Another fun thing to do in Chefchaouen is to play around to find more mosques inside the medina. We really liked one near Place Outa el Hammam, with its pristine white minaret decorated with geometric shapes.

Visit the Kasbah:

From Place Outa el Hammam, you can also see the walls of the Kasbah or Alcazaba. You can take part for just 10 dirhams (€1). Inside, you can visit the Kasbah Museum, where musical instruments, traditional costumes, weapons and ceramics are on display. There’s also a collection of old photos so you can see what Chefchaouen looked like a few decades ago.

Don’t forget to climb its towers for a panoramic view and visit some of the old cells, as the space functioned as a prison. There’s also a small Andalusian garden with a beautiful central patio.

See the city from above, a great thing to do in Chefchaouen:

Don’t just see the blue buildings from the streets, go to a viewpoint to see Chefchaouen from above. The best thing to do is to go out through the medina’s eastern gate, Bab al Ansar, and climb up for about 40 minutes. Constructed in 1920, the Spanish mosque stands at the summit of the hill. But it never won the affection of the locals and was abandoned, although it has recently been restored. The surrounding area is a very peaceful place to contemplate the contrast between the blue of the city and the green of the mountains.

Discover the Ras-el-Ma washhouses, something interesting to do in Chefchaouen:

A very curious and little-known visit to make in Chefchaouen is this very traditional space. Here, you can see real-life Moroccan women washing those clothes they can’t wash at home. Although years ago, when washing machines hadn’t yet reached homes, this was still a more popular spot. They enjoy the water flowing down from the Ras-el-Ma river, and there are even a few small waterfalls.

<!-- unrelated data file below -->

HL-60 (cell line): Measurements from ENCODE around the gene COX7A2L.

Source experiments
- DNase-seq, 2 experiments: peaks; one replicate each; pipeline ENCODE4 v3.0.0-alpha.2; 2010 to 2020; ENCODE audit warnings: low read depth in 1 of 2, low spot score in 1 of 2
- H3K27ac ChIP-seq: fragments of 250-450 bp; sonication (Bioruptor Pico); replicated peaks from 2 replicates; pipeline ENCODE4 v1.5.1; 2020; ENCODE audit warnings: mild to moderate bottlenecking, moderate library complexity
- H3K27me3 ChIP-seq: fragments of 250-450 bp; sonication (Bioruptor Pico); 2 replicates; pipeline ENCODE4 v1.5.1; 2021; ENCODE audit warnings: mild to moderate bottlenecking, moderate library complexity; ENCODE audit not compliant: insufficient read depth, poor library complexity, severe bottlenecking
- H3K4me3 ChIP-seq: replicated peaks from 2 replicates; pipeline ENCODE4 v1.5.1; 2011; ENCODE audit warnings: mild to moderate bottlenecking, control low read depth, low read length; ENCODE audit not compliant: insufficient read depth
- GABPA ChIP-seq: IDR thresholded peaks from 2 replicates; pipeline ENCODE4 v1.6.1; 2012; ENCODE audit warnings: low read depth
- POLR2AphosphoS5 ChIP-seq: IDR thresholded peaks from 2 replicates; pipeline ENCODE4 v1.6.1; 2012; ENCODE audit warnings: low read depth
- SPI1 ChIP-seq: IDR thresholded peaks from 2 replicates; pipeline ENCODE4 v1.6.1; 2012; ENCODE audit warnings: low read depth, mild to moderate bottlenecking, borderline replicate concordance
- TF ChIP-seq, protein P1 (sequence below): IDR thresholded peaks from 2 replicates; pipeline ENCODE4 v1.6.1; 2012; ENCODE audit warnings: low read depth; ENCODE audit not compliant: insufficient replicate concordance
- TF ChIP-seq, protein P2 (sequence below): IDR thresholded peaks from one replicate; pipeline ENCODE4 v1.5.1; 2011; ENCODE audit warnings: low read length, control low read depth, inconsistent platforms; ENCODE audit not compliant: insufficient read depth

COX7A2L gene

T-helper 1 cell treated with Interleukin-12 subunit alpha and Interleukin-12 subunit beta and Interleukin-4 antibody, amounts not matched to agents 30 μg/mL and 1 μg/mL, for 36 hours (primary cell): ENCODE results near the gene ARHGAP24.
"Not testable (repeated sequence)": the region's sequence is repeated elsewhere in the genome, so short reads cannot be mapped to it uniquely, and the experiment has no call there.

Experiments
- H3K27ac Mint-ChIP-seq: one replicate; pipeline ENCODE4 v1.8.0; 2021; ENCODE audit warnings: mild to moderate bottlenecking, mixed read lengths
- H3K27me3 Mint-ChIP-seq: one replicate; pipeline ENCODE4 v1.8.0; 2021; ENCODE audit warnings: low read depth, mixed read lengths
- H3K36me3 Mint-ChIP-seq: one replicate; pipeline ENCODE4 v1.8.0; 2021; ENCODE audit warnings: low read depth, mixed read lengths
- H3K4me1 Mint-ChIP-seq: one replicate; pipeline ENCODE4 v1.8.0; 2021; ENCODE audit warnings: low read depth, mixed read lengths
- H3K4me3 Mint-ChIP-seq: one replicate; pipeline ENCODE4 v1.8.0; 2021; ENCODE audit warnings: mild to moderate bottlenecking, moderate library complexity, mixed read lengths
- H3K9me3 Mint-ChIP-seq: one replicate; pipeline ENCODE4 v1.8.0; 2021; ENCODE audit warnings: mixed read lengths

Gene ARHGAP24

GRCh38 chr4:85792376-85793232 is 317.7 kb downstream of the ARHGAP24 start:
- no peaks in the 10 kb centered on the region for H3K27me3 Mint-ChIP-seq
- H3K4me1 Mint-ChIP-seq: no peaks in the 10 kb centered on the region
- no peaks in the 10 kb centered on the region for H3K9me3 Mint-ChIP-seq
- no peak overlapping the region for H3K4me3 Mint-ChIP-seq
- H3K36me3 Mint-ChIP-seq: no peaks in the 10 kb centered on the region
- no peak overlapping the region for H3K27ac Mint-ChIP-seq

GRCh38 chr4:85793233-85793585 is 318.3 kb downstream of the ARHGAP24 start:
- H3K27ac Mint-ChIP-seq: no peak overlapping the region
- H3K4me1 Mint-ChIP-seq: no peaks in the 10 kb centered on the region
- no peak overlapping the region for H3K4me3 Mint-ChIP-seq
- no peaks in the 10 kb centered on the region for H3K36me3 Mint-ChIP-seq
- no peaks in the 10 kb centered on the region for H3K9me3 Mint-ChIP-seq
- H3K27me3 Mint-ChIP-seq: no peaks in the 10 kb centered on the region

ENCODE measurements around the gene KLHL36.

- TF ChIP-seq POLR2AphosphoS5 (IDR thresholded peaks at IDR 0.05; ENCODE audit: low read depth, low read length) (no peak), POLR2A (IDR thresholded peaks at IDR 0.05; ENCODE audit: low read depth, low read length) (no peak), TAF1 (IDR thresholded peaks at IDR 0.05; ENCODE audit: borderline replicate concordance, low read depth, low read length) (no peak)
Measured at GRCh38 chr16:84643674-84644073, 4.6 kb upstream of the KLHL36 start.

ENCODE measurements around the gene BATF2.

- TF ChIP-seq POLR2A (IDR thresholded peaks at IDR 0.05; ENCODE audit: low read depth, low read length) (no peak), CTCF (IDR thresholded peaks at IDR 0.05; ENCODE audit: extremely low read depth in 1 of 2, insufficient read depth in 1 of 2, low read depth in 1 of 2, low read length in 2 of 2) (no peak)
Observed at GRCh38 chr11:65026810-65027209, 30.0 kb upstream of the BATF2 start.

Buying handicrafts:

12 things to do in Chefchaouen: One of the most tempting things to do in Chefchaouen is to pick up a thousand objects to decorate your home. The streets of Chefchaouen are an art gallery, with numerous stores and stalls where you can buy carpets, hats, paintings, magnets, boxes, jewelry and an infinite number of other things. You’ll have to use your bargaining skills to get a good price. But the sellers in Chefchaouen didn’t seem as insistent as in the bigger, more touristy towns.

Visit a cannabis plantation, another must-do in Chefchaouen:

A visit to a cannabis plantation is one of the activities available in Chefchaouen. There are lots of them around the city, which is why many people visit them. They’ll probably offer you some kif as you stroll through the center, even though it’s totally illegal to consume it. However, if you want to visit the plantation out of curiosity, you’re not hurting anyone.

Go hiking in the surrounding mountains:

Beyond the beautiful blue center of Chefchaouen, there are some spectacular natural spots. Most people who visit Morocco in search of adventure go trekking in the Atlas Mountains. But if you’re in Chefchaouen and love hiking in the mountains, don’t underestimate the Rif.

Around the blue city lies the Talassemtane National Park, a green area where the country’s last fir trees are preserved. There are several itineraries of varying length, so you can spend one or more days exploring the region.

Bathing in the Akchour waterfalls:

12 things to do in Chefchaouen: In the Talassemtane park, there are waterfalls ideal for bathing. It takes about half an hour by car to get to the start of the road, although if you don’t have your own vehicle from your accommodation, they’ll help you find transport. It’s quite a touristy place, so you can even get there in a large cab. Once at the starting point, you’ll need to walk for about two hours to reach the waterfall, so be prepared as there are some tricky sections.